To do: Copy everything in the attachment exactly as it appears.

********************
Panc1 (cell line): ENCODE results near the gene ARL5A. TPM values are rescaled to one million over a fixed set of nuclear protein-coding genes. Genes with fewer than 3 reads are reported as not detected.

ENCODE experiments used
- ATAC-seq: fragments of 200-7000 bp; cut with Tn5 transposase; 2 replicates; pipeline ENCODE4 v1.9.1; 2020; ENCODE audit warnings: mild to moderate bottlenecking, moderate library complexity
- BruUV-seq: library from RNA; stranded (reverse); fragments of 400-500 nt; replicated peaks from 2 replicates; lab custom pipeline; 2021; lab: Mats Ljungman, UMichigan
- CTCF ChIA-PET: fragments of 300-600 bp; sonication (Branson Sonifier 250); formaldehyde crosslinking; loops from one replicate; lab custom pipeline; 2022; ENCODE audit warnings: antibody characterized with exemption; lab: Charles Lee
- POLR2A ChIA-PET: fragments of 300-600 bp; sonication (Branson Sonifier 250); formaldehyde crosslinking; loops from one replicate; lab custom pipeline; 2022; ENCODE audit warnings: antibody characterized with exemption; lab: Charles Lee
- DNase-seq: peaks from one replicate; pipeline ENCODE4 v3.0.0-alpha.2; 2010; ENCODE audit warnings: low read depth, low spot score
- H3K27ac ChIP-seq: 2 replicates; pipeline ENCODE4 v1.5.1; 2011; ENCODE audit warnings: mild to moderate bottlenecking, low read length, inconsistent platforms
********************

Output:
Panc1 (cell line): ENCODE results near the gene ARL5A. TPM values are rescaled to one million over a fixed set of nuclear protein-coding genes. Genes with fewer than 3 reads are reported as not detected.

ENCODE experiments used
- ATAC-seq: fragments of 200-7000 bp; cut with Tn5 transposase; 2 replicates; pipeline ENCODE4 v1.9.1; 2020; ENCODE audit warnings: mild to moderate bottlenecking, moderate library complexity
- BruUV-seq: library from RNA; stranded (reverse); fragments of 400-500 nt; replicated peaks from 2 replicates; lab custom pipeline; 2021; lab: Mats Ljungman, UMichigan
- CTCF ChIA-PET: fragments of 300-600 bp; sonication (Branson Sonifier 250); formaldehyde crosslinking; loops from one replicate; lab custom pipeline; 2022; ENCODE audit warnings: antibody characterized with exemption; lab: Charles Lee
- POLR2A ChIA-PET: fragments of 300-600 bp; sonication (Branson Sonifier 250); formaldehyde crosslinking; loops from one replicate; lab custom pipeline; 2022; ENCODE audit warnings: antibody characterized with exemption; lab: Charles Lee
- DNase-seq: peaks from one replicate; pipeline ENCODE4 v3.0.0-alpha.2; 2010; ENCODE audit warnings: low read depth, low spot score
- H3K27ac ChIP-seq: 2 replicates; pipeline ENCODE4 v1.5.1; 2011; ENCODE audit warnings: mild to moderate bottlenecking, low read length, inconsistent platforms